WORCESTER — More city residents voted in Tuesday's state election than in any other non-presidential election since 1990, even though there were few tightly contested races on the local ballot.
According to unofficial election results, 49,494 voters cast ballots in the election. That represents 44.5 percent of Worcester's 111,210 registered voters.
In comparison, only 38,979 people (35.89 percent) voted in Worcester in the last "midterm" state election in 2014.
Meanwhile, 43,324 (46.05 percent) voted in the 2010 state election and 42,268 (45 percent) voted in the 2006 election. Turnout in Worcester for both of those elections was boosted in part by the fact that former Mayor Timothy P. Murray was on those ballots as a candidate for lieutenant governor.
Of the people who voted, 40,430 went to the polls on Tuesday to vote, while 9,064 voted during the 12-day early voting period prior to Election Day.
The only other time more people voted in a non-presidential year election in Worcester was in 1990, when 53,009 people voted in that year's state election.
That election featured a highly competitive gubernatorial race between Republican William Weld and Democrat John Silber, as well as contests for U.S. Senate, Congress, two highly competitive state Senate races and three competitive state representative races.
In comparison, this year's state ballot in Worcester featured one-sided races for governor and the state's other constitutional offices, as well for U.S. Senate and Congress.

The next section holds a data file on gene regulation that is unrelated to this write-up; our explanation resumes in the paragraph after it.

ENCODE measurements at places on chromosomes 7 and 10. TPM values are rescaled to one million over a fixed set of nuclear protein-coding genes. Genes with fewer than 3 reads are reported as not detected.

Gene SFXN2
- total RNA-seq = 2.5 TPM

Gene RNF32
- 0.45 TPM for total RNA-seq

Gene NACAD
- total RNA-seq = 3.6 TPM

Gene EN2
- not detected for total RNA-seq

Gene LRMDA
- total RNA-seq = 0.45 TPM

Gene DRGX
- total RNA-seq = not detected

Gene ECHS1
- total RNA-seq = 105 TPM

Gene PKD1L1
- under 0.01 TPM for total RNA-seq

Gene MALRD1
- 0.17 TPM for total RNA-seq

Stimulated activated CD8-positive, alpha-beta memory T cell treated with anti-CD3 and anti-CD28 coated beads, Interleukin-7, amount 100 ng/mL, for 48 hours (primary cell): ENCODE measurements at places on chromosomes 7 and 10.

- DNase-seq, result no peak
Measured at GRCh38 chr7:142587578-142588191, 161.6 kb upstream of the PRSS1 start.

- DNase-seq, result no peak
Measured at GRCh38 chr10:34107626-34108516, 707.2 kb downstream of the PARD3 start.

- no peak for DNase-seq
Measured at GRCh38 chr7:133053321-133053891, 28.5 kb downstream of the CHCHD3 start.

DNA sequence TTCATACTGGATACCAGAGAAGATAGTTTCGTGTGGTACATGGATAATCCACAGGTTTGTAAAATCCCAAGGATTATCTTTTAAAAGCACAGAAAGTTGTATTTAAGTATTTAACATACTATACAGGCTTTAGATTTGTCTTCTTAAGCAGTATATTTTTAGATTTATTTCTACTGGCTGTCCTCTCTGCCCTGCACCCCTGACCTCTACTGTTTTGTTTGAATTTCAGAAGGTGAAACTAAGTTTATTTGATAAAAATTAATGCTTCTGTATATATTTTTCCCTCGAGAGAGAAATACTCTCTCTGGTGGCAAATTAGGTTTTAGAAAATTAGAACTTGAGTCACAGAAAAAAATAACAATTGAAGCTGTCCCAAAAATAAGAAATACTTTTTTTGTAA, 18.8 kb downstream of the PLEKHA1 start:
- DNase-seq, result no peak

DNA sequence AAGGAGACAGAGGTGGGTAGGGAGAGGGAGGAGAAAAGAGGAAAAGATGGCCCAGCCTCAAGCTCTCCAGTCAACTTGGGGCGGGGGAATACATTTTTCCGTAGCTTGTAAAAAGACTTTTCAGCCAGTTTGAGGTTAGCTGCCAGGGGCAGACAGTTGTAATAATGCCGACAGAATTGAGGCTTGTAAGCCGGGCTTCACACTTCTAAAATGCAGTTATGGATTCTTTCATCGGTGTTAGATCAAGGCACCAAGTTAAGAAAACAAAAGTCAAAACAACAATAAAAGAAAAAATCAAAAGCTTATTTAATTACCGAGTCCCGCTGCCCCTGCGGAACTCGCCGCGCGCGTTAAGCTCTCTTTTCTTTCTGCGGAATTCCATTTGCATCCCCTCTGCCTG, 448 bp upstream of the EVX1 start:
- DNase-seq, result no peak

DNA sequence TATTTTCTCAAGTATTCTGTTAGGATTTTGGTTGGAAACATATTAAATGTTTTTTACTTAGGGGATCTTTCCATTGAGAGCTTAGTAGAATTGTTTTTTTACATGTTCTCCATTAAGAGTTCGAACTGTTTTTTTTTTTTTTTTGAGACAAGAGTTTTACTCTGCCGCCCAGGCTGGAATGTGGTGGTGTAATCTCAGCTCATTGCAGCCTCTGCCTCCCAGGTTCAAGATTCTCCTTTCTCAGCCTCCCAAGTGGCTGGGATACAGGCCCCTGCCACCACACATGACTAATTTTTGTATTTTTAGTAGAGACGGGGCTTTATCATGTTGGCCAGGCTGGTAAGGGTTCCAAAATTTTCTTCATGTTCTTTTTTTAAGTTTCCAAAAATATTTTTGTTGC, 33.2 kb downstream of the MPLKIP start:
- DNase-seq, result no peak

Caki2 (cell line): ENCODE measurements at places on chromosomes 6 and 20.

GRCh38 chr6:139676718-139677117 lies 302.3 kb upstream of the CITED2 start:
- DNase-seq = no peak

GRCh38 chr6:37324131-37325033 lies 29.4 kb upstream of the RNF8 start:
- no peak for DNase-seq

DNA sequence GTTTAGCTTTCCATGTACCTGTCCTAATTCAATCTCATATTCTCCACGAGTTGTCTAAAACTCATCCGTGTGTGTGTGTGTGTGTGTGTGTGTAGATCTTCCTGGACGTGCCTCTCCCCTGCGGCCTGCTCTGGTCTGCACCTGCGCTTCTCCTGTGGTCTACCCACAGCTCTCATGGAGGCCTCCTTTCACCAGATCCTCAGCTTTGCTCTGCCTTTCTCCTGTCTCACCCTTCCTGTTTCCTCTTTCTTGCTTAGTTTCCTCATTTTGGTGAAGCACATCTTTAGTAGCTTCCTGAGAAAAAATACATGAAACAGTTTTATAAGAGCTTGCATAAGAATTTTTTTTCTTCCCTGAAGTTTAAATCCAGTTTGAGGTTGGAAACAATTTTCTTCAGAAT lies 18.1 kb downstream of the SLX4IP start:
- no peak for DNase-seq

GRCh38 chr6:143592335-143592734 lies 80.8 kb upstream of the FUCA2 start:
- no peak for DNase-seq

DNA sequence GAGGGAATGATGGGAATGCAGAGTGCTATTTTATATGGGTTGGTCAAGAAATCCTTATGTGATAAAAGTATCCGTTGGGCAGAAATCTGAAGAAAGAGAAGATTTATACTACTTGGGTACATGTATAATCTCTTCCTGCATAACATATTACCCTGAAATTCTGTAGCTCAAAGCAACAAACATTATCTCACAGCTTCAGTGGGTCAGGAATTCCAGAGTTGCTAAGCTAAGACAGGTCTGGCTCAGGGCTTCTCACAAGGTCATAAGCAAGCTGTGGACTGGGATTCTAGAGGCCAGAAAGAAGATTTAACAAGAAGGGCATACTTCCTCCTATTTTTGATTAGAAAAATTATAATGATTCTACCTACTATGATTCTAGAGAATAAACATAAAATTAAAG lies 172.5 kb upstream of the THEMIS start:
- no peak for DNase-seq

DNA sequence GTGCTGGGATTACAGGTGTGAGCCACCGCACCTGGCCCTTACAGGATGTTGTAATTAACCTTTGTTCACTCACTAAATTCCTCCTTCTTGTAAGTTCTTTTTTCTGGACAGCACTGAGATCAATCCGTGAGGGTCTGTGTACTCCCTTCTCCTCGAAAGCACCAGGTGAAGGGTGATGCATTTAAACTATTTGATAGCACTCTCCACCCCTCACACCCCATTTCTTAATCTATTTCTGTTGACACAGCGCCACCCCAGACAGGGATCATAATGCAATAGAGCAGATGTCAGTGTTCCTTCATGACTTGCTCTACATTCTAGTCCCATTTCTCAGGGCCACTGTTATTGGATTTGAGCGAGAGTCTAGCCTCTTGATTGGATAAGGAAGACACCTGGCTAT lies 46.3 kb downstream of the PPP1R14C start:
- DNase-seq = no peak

Locally, four of the five contests for state representative were uncontested, with the only competitive race being the one for the 17th Worcester District seat that was won by David LeBoeuf.
Also, the races for the two state Senate seats in Worcester were uncontested, with the incumbents (Harriette L. Chandler and Michael O. Moore) winning re-election.
Of the remaining contests on the ballot, the most high profile one was for district attorney, with incumbent Democrat Joseph D. Early Jr. easily defeating Blake J. Rubin.
The only other times more people voted in Worcester were in presidential election years.
In 2016, for instance, more than 61,000 people (63 percent) voted; while 61,708 (59.46 percent) voted in 2012; 61,808 (59.94 percent) voted in 2008; and 56,951 (56.02 percent) voted in 2004.
The number of people who voted in municipal elections has not topped 22,000 since 2000.
City election officials point to two key contributing factors to the noteworthy turnout for Tuesday's election.
One is the fact that the number of registered voters in Worcester (111,210) is at its highest level in the city's history. The previous high-water mark for the number of registered voters was 108,593 in 2014, the year of the last midterm state election.
In addition, officials said that early voting played in role in boosting the overall turnout figure.
While no one can say for sure whether all the 9,064 people who voted early would have gone to the polls on Tuesday if there was no early voting, officials said it is clear that turnout did benefit to a degree by giving voters an opportunity to vote before Tuesday.